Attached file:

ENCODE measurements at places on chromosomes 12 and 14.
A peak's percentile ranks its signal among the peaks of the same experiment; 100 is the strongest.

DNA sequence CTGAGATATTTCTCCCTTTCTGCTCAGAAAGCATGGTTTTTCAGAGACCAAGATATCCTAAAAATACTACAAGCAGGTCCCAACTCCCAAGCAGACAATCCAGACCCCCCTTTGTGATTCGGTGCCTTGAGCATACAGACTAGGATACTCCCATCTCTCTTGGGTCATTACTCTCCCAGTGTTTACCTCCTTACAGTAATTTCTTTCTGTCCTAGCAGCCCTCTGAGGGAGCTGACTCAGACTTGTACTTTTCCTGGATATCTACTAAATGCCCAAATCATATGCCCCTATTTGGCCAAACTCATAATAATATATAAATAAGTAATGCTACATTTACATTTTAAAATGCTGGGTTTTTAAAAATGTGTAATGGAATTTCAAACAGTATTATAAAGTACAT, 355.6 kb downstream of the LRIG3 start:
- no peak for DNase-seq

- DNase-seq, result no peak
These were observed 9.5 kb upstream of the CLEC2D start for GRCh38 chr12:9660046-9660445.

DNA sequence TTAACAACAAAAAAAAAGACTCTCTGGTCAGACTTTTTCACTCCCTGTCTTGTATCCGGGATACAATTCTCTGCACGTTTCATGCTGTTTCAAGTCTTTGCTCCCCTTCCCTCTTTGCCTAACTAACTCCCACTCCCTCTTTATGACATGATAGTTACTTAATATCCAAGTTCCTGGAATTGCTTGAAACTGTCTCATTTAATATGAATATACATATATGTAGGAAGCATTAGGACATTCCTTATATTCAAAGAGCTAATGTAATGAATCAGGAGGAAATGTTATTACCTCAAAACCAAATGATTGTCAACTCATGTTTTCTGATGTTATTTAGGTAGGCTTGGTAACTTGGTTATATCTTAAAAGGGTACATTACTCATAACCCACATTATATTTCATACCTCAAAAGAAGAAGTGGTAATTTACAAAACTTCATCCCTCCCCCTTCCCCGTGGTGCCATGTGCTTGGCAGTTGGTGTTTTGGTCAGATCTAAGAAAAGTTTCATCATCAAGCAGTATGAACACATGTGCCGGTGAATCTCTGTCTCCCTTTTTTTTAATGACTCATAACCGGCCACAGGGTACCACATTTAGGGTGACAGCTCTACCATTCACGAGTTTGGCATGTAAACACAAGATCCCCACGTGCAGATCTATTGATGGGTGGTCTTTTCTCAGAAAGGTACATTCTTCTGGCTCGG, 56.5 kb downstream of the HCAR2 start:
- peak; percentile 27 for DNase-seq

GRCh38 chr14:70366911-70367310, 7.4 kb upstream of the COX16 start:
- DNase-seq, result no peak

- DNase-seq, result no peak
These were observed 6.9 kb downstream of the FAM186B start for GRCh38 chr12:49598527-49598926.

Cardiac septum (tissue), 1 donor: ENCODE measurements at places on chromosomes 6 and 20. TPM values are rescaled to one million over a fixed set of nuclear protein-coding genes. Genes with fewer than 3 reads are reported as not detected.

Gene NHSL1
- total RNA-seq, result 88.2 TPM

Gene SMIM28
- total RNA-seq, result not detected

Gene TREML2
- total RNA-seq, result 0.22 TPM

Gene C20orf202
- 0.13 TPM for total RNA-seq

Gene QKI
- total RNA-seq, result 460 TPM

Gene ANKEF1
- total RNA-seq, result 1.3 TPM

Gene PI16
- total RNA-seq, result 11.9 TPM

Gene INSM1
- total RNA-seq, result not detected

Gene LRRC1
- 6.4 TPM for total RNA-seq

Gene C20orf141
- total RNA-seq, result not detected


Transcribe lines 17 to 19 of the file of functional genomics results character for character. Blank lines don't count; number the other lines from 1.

- total RNA-seq, result not detected

Gene TREML2
- total RNA-seq, result 0.22 TPM